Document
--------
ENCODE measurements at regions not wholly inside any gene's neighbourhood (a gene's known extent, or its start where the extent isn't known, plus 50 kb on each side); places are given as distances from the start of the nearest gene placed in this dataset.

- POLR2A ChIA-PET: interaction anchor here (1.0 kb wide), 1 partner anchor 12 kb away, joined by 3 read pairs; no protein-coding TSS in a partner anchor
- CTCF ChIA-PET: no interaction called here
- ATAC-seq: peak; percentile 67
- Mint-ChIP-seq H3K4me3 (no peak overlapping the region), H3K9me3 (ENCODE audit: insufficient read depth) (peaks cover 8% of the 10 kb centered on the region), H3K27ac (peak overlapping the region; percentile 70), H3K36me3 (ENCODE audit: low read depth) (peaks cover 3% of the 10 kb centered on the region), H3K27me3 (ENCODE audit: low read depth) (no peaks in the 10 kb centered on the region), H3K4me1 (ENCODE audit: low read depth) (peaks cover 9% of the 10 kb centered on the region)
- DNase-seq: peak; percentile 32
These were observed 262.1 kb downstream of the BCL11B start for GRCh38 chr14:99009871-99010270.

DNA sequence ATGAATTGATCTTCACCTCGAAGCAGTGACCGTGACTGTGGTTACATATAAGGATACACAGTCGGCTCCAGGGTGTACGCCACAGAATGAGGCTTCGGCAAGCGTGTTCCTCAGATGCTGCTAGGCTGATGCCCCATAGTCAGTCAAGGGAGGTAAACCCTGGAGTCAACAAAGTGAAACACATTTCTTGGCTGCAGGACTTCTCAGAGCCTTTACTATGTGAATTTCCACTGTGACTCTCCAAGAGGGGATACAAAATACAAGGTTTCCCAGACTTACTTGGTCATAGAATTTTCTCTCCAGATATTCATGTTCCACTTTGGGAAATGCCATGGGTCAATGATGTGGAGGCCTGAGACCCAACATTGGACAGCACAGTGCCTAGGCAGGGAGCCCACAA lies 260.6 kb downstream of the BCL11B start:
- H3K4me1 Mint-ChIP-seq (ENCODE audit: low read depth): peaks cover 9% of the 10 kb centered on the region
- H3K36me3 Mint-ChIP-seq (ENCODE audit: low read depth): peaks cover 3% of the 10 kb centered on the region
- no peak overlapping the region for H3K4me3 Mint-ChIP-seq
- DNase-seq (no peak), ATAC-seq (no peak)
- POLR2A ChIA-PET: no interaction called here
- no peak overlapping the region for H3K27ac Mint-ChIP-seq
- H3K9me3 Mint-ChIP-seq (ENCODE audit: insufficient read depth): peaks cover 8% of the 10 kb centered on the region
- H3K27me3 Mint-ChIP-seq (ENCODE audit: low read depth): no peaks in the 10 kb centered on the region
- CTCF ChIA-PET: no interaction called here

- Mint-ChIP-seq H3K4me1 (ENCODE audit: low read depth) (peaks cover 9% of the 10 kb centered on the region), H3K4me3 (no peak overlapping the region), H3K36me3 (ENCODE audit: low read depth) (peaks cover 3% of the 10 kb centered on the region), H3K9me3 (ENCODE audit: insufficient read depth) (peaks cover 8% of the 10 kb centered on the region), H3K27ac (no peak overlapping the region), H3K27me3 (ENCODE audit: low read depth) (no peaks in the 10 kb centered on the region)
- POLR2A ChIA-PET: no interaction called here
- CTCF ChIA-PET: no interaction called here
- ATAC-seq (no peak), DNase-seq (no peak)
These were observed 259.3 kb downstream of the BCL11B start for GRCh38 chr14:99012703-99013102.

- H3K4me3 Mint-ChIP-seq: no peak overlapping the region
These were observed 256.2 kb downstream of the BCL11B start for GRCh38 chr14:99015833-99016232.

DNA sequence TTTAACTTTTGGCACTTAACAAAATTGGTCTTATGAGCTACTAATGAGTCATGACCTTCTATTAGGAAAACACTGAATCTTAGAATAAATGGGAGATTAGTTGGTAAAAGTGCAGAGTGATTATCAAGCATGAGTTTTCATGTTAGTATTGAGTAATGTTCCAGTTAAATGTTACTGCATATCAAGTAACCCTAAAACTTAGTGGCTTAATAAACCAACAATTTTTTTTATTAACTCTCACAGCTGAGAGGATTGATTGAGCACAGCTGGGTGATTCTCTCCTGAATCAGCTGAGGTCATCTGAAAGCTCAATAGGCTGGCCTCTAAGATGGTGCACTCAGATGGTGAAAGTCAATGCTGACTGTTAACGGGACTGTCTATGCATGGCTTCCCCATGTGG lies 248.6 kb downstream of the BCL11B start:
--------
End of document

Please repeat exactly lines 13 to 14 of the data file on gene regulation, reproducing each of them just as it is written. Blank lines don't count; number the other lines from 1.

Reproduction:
- POLR2A ChIA-PET: no interaction called here
- no peak overlapping the region for H3K27ac Mint-ChIP-seq